Gina Lopez, founder of the Kapit Bisig para sa Ilog Pasig (KBPIP) and chair of the Pasig River Rehabilitation Commission, has been feeling pretty confident about the Pasig River’s future. Under President Benigno Aquino, P10 billion a year was forked out to clean the river. A ferry service started running in 2014. A few thousand squatter families that lived along the river’s banks and tributaries, or esteros, were relocated, and 17 of the 47 esteros are now rejuvenated, or so the KBPIP claims.
For Lopez, the Pasig River has become a personal crusade. She is now heading the Department of Environment and Natural Resources and she shows no signs of relenting.
So, can we now feel optimistic, even just a little, about our city’s badly abused beautiful river?
The 25-kilometer long Pasig River churns past five cities and four municipalities. It connects Manila Bay in the west and Laguna de Bay, the country’s largest freshwater lake, in the east. In the early 1970s, Mrs. Imelda Marcos, then First Lady and Governor of Metro Manila, had big dreams for the river. She imagined floating casinos and gondola rides on the Pasig. She had the river walls painted and a few trees planted, which of course, did nothing to solve the pollution problem.
A few other short-lived hare-brained schemes were tried and failed until the Ramos administration got behind a Pasig River Rehabilitation Program. By this time, however, the river had become an environmental catastrophe.
In the 1990s, over 4 million people were living in the Pasig River catchment area and only a fraction was connected to a sewerage system. Thousands of squatters who lived in ramshackle settlements along the riverbanks simply evacuated their domestic waste straight into the river. Local government units had done little to enforce land use and zoning regulations, allowing over 2000 factories to set up upstream and spew out their industrial effluent directly into the river. The Metropolitan Water Works and Sewerage System (MWSS) and the Metro Manila Development Authority (MMDA), the overburdened and underfunded government agencies responsible for sewage management and rubbish collection, could do little to stop the dumping. The flooding issue was relieved somewhat by declogging antiquated drains and renovation of the river walls, but the scale of the problem was enormous. The river was a toxic stew and biologically dead.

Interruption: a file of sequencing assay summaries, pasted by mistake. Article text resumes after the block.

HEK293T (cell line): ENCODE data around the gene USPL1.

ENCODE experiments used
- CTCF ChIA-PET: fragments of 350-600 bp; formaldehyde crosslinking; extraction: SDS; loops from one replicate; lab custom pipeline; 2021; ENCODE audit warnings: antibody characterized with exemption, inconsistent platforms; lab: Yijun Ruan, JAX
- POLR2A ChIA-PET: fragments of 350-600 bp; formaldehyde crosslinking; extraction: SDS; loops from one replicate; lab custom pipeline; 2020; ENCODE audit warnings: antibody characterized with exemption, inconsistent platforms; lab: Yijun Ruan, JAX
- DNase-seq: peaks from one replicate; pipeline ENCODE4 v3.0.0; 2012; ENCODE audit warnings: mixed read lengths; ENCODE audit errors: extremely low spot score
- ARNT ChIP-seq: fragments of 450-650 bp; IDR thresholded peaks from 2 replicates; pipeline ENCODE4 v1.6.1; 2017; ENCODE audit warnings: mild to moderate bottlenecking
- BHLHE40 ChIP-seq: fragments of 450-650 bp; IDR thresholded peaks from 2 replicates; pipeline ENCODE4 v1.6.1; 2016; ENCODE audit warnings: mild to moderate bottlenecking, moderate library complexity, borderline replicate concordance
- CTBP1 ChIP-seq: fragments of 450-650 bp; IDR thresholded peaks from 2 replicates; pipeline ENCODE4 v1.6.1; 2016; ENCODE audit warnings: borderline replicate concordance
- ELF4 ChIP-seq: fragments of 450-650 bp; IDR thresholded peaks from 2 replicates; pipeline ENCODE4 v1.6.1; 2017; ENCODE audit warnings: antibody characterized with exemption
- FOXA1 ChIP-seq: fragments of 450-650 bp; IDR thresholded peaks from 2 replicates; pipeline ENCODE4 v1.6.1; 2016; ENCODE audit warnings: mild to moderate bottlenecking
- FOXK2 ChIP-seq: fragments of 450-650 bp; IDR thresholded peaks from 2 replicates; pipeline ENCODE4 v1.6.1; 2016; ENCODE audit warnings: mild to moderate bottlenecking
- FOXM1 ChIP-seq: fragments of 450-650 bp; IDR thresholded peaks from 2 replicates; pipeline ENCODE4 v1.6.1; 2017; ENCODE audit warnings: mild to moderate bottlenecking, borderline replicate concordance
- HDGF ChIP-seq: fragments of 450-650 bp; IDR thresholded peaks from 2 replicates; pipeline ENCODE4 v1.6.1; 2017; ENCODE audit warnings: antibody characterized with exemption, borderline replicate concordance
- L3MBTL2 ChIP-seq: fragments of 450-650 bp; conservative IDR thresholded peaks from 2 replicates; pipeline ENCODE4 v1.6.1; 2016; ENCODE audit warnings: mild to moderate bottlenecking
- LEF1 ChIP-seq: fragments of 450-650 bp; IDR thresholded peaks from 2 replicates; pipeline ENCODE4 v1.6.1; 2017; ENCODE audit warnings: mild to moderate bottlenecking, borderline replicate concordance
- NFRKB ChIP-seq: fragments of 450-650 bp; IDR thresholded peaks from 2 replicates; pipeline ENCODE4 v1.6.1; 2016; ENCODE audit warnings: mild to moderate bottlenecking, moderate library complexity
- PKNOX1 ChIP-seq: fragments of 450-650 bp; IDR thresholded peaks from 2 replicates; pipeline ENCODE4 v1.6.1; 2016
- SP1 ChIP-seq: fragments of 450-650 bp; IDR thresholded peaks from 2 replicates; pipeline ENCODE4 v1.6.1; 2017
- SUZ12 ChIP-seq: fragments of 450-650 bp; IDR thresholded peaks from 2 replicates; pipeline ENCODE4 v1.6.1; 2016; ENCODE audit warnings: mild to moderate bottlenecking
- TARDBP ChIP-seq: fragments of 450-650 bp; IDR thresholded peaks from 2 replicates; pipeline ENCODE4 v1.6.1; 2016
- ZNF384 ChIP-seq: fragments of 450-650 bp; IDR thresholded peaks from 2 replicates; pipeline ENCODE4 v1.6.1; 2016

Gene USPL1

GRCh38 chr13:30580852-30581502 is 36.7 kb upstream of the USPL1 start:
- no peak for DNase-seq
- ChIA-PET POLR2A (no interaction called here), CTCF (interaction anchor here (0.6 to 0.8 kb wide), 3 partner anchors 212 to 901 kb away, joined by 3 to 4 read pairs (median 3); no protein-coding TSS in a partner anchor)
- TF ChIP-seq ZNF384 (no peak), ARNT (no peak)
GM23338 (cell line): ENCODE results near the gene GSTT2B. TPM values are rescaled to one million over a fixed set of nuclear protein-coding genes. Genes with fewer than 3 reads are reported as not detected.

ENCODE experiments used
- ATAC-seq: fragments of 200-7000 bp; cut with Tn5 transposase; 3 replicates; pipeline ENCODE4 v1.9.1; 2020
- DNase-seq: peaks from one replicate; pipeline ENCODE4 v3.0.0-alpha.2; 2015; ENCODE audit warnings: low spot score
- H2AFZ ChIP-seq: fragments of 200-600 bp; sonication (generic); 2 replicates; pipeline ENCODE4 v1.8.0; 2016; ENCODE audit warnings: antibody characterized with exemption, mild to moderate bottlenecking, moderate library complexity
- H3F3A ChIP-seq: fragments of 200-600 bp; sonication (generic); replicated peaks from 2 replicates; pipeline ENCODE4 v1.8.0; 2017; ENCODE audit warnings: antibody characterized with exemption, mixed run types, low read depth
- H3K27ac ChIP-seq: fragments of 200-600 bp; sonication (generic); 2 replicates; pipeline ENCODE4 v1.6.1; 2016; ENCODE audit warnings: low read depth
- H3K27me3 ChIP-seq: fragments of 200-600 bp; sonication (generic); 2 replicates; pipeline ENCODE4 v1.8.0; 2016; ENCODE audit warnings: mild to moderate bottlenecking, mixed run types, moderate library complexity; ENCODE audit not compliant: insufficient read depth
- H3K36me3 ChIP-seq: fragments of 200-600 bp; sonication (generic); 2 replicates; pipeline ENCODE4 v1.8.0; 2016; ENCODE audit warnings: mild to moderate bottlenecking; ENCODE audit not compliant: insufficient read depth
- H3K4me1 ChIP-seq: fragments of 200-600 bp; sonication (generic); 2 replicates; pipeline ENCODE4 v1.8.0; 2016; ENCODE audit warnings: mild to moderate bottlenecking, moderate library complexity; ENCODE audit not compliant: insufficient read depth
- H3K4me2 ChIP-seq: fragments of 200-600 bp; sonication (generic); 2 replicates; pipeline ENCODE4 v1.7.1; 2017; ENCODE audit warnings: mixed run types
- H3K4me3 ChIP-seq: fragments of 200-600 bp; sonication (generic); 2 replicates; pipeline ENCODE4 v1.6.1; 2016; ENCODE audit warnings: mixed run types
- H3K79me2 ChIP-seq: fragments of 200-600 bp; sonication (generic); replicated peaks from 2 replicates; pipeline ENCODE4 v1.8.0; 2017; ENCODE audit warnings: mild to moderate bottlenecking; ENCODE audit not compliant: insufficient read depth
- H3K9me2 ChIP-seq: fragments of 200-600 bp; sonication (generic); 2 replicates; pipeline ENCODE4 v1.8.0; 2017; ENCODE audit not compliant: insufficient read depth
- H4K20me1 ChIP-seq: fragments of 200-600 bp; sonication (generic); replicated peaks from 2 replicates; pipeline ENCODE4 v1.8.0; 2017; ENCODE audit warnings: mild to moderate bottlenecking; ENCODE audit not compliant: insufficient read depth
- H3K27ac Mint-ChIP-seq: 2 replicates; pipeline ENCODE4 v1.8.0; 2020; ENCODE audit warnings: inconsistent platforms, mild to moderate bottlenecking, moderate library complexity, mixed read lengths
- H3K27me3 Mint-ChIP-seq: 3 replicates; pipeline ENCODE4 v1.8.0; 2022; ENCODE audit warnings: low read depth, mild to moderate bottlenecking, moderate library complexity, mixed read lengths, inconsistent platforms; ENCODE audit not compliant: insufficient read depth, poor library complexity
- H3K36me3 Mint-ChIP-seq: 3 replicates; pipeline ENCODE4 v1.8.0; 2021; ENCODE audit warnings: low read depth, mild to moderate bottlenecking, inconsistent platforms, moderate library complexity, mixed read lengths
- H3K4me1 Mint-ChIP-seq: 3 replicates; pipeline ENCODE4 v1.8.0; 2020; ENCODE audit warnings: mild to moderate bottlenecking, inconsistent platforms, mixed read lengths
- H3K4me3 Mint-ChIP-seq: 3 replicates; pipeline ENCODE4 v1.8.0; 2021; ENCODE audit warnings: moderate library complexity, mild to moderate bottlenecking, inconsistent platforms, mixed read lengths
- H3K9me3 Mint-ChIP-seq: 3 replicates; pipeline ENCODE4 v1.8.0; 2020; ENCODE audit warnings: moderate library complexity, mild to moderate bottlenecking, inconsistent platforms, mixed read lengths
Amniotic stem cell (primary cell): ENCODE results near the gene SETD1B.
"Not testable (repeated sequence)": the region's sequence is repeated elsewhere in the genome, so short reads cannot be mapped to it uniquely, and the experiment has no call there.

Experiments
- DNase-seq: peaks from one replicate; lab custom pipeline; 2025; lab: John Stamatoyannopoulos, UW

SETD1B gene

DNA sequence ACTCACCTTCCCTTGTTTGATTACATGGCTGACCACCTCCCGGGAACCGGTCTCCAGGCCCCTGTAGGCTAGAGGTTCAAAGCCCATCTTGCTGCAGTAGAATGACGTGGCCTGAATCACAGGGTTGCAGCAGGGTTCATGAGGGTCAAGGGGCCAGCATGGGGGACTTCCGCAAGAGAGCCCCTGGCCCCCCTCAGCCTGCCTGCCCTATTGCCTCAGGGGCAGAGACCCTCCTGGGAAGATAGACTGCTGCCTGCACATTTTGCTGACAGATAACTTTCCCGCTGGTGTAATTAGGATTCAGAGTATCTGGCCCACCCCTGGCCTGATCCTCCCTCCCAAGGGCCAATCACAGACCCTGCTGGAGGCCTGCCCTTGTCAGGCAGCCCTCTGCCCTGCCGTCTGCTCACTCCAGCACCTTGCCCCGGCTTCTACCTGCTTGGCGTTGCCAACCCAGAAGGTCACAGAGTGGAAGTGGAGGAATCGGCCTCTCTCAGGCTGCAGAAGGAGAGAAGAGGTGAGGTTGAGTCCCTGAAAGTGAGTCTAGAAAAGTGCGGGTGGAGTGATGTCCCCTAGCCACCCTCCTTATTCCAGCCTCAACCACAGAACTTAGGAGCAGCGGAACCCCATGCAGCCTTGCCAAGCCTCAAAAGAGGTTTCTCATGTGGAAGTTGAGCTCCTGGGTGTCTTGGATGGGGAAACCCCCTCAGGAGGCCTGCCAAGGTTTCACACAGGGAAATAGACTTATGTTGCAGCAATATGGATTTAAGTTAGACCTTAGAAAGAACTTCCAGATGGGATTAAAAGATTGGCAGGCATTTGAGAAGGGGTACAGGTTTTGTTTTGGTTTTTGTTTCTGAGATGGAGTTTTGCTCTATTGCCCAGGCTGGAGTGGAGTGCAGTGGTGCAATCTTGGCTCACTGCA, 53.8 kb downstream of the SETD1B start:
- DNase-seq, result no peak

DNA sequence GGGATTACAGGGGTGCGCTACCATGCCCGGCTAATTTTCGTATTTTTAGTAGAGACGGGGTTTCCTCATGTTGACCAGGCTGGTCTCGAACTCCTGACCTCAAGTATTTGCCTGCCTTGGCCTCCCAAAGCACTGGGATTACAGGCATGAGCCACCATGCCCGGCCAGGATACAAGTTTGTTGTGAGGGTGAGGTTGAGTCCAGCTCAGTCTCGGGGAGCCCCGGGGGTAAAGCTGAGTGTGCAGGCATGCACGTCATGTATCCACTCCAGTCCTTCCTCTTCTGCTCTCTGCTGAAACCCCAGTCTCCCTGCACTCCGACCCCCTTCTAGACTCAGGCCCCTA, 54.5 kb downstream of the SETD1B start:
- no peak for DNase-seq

Manileños have romanticized the Pasig River for generations. They imagine an idyllic time when they could enjoy fishing, boating and swimming in the river. Paintings and old photos depict these seemingly halcyon times. Studies have shown that the Pasig River once supported 25 species of fish and many types of aquatic plants. But one would need to think very far back into the past to reach the river’s happy period. People already thought the Pasig was disgusting two centuries ago.
Anacleto del Rosario (1860-1895) was interested in cholera. He completed his bachelor’s degree at the Ateneo de Manila before going on to train at the Universidad de Santo Tomas where he was awarded his licenciado in pharmacy and medicine, the degree that enabled him to practice in 1882 at the age of 22. He then worked for the Municipal Laboratory of Manila, which was established in 1888.